Sinclair Method: Does It Completely Work?

Medically Reviewed By Kayla Loibl | Last Edited : December 29, 
2020 
| 4 Sources


The Right Naltrexone Dosage


Statistically, this method is far more successful than AA, and yet it is virtually unknown of in the U.S.


the sinclair method

The Sinclair method, unlike other so-called alcoholism cures out there, actually works. A measure of its success is that it continues to win more and more converts.

It is widely believed by many (or at least those who have come across it) to be much more effective than most of the other options and that includes the ubiquitous, Alcoholics Anonymous.


It is claimed by proponents that Sinclair's method gives alcoholic individuals the freedom to continue drinking, as their cravings for alcohol slowly fade.

In many cases, it also allows individuals to decrease their level of alcoholic consumption to the point that they can remain a social drinker if they choose to do so.

In fact, this particular alcohol treatment option is so effective that as many as 78% of alcoholic individuals using this method have managed to either give up drinking altogether or have reduced their drinking to recommended levels [2].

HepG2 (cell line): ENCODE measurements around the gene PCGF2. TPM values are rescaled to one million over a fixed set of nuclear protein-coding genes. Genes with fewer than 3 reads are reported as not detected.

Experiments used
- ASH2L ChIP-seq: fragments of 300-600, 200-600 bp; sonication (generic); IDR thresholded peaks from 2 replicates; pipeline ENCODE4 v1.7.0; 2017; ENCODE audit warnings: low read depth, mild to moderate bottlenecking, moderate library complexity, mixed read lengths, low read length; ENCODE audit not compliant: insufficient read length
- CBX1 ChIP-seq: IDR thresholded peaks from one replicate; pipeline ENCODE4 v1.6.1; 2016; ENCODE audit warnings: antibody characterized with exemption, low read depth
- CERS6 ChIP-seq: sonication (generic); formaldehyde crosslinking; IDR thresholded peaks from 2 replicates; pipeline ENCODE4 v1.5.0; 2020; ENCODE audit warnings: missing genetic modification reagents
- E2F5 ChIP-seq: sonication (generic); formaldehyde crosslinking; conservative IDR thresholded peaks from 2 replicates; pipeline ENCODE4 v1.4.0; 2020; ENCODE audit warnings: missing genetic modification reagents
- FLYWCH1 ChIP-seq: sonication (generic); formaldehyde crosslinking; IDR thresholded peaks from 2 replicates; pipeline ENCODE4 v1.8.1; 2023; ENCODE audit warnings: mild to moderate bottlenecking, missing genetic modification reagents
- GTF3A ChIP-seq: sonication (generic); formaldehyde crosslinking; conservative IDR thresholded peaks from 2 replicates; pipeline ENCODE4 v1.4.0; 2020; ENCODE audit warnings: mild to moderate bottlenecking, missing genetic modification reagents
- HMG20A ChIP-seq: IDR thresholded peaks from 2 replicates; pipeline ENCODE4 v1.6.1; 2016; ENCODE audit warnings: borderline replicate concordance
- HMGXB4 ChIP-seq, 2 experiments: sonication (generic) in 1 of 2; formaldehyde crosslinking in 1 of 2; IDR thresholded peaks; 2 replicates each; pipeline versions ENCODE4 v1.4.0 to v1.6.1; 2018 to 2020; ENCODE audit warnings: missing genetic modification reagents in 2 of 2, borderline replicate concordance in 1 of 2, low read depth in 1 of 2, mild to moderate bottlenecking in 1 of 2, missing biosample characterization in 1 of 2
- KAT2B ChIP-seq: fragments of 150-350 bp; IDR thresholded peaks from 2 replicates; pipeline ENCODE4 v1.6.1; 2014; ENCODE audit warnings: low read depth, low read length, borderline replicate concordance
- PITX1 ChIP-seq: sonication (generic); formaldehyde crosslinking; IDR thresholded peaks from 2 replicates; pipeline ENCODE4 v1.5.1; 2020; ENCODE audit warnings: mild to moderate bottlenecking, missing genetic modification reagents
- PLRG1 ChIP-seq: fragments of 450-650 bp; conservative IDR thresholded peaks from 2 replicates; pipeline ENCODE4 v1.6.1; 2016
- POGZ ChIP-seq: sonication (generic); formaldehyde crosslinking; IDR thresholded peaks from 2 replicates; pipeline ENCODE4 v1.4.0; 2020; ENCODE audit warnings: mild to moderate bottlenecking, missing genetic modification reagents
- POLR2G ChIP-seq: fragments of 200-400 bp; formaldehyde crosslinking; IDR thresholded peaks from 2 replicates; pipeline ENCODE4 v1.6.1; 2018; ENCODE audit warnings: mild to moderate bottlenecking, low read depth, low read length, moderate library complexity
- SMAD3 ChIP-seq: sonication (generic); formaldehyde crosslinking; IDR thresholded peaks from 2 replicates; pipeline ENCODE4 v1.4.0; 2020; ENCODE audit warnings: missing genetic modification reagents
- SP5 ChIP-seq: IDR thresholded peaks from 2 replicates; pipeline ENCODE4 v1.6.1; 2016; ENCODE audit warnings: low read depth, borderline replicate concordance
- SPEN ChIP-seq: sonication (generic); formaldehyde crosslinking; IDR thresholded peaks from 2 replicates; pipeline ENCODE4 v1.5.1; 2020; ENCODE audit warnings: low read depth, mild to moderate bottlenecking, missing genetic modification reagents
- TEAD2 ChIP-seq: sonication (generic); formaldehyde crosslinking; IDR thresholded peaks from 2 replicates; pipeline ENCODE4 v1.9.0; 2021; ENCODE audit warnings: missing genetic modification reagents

AA's own statistics show that, ONLY 5% of alcoholics still attend meetings after one year [1]. Is this the mark of a successful treatment program?


Using an Old Drug in a New Way

It is commonly assumed that if an alcoholic wants to give up drinking he or she will have to abstain from alcohol for the rest of his or her life.

This is a belief expounded by the most popular of alcohol recovery groups, Alcoholics Anonymous.

This assumption has become so ingrained in the recovery 'industry', that if you suggest any kind of alcoholism recovery program that deviates from the abstention model then you are immediately labeled as misguided or, in some cases, insane.

This, however, is exactly what the Sinclair Method does. The Sinclair Method is an evidence-based treatment for alcohol abuse designed by Dr. John D. Sinclair.

This method utilizes a drug called naltrexone [3].

Naltrexone is a drug that is used to treat alcoholism by reducing your craving for alcohol. The drug is licensed by the FDA and they recommend it be prescribed to alcoholics or addicts only after they have stopped drinking. (Read naltrexone treatment of alcoholism for more on the licensed use of the drug)

In the Sinclair Method, however, the drink dependent is required to continue drinking.